# Does a position operator exist?

1. Sep 1, 2009

### chrisphd

Does a position operator exist?

2. Sep 1, 2009

### Pengwuino

Re: Eigenfunction

What do you mean exist? I don't want to just blurt out "yes" to such a seemingly obvious question...

3. Sep 1, 2009

### chrisphd

Re: Eigenfunction

Does a position operator acting on a wavefunction give a position eignenfunction?

4. Sep 1, 2009

### Pengwuino

Re: Eigenfunction

Yes, if the wavefunctions are eigenfunctions of the position operator ;)

5. Sep 1, 2009

### PhaseShifter

Re: Eigenfunction

For the correct wavefunction (Dirac delta function), yes. For other wavefunctions, no.

6. Sep 1, 2009

### chrisphd

Re: Eigenfunction

7. Sep 1, 2009

### Pengwuino

Re: Eigenfunction

No... why would it?

8. Sep 1, 2009

### chrisphd

Re: Eigenfunction

9. Sep 2, 2009

### PhaseShifter

Re: Eigenfunction

No, the momentum operator does not collapse the wavefunction.

You just get a new wavefunction $$F'=p_{1}0.8a+p_{2}0.6b$$. (And you'd still have to normalize that.)

10. Sep 2, 2009

### chrisphd

Re: Eigenfunction

Mathematically that is what you get when you apply the momentum operator to the wavefunction F. However, I was actually thinking about physically measuring the momentum of the wavefunction, in which the wavefunction then collapses into a or b. So my quesiton is then, when the position of a wavefunction is measured, will the wavefunction likewise collapse into a position eigenfunction just as it would if it was a momentum measurement.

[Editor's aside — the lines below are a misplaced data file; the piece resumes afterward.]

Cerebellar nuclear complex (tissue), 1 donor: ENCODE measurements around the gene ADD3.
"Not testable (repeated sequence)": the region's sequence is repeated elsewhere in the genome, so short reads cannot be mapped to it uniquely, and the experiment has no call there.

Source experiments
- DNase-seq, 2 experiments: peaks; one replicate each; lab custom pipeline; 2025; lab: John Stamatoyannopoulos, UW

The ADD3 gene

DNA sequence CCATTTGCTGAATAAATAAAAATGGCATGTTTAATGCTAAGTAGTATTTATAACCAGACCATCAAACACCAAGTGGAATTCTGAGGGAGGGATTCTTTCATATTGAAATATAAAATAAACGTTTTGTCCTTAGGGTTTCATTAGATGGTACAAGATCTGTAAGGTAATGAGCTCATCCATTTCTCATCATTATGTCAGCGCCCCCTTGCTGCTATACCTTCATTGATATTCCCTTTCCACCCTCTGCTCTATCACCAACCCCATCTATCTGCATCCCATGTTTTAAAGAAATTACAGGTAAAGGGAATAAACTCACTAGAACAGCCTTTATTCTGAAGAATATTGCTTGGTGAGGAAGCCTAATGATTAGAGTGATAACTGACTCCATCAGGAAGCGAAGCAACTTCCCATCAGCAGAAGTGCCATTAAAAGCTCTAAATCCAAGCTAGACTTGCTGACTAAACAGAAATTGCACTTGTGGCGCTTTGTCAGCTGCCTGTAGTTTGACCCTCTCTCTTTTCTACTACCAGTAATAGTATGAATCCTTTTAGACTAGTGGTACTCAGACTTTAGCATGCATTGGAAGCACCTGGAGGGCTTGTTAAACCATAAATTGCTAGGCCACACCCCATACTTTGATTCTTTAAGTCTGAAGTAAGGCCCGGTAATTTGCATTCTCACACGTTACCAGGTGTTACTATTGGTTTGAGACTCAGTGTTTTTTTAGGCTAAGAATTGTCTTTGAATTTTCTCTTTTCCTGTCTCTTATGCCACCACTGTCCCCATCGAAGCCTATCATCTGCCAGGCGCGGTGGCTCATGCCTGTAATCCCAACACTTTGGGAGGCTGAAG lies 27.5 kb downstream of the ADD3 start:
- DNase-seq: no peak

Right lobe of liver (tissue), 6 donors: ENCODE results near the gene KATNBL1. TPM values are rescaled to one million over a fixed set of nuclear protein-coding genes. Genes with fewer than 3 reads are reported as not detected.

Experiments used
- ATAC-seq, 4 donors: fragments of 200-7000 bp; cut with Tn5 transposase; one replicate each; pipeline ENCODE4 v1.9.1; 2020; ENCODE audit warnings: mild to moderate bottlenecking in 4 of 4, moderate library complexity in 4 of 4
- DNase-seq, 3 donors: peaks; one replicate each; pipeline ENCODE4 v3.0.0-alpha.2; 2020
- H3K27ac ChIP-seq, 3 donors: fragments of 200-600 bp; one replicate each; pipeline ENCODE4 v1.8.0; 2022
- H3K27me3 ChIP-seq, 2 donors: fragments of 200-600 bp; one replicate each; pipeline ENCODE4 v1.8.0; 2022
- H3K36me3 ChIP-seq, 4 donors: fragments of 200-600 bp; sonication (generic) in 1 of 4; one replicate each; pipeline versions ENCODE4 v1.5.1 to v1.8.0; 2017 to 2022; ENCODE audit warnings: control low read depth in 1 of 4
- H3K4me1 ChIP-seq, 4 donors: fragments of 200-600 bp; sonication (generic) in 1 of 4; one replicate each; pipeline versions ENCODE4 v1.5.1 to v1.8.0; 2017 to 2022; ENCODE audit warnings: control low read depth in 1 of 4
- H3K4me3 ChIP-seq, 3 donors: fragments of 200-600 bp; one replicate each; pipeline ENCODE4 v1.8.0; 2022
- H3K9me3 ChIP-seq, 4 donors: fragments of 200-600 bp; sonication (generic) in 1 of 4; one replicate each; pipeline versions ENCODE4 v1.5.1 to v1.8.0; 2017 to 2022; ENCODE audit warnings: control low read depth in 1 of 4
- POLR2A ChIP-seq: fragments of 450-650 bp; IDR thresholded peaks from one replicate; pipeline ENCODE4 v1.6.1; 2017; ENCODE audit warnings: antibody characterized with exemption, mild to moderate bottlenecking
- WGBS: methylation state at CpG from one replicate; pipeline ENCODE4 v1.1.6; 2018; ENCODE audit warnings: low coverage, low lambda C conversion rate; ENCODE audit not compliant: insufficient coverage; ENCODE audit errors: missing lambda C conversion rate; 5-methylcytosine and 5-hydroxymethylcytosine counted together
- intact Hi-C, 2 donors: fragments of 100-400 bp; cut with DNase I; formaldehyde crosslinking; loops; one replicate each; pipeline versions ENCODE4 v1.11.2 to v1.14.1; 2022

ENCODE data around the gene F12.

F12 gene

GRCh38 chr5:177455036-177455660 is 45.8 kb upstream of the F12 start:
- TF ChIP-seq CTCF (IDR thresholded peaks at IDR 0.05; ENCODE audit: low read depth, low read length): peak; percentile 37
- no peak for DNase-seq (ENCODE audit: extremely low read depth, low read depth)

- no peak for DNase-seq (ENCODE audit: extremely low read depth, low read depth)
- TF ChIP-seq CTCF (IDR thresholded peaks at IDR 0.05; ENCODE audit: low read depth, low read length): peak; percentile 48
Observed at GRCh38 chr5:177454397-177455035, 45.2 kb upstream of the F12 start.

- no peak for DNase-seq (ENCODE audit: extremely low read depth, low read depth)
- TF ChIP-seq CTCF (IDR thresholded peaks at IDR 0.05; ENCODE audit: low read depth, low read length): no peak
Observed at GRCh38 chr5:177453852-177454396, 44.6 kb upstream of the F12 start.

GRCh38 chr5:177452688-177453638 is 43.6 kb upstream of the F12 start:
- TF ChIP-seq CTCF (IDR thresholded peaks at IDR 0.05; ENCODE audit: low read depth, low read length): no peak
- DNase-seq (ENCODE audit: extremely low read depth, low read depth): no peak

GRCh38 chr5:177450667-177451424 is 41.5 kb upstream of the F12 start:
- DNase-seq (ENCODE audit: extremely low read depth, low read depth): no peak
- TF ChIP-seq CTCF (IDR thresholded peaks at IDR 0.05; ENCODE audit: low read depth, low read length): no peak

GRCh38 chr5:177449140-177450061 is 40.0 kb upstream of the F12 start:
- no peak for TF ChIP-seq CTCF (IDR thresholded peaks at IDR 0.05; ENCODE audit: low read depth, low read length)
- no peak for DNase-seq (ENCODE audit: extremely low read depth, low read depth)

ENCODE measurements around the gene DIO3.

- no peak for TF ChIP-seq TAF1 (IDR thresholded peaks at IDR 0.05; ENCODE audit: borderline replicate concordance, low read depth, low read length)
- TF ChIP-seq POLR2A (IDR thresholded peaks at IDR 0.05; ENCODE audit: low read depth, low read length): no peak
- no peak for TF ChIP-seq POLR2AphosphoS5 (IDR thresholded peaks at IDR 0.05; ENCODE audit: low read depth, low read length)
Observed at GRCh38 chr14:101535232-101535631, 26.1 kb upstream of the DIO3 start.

11. Sep 2, 2009

### PhaseShifter

Re: Eigenfunction

In principle it would, but unless it's trapped in an infinitely deep and infinitesimally narrow potential well, that eigenfunction won't be a stationary state, and will immediately evolve into something else. A wavefunction corresponding to an exactly defined position you would also have infinite uncertainty in momentum.

Essentially it would require a potential resembling the limiting case of an infinite square well, where the length of the well approaches zero.

12. Sep 4, 2009

### xepma

Re: Eigenfunction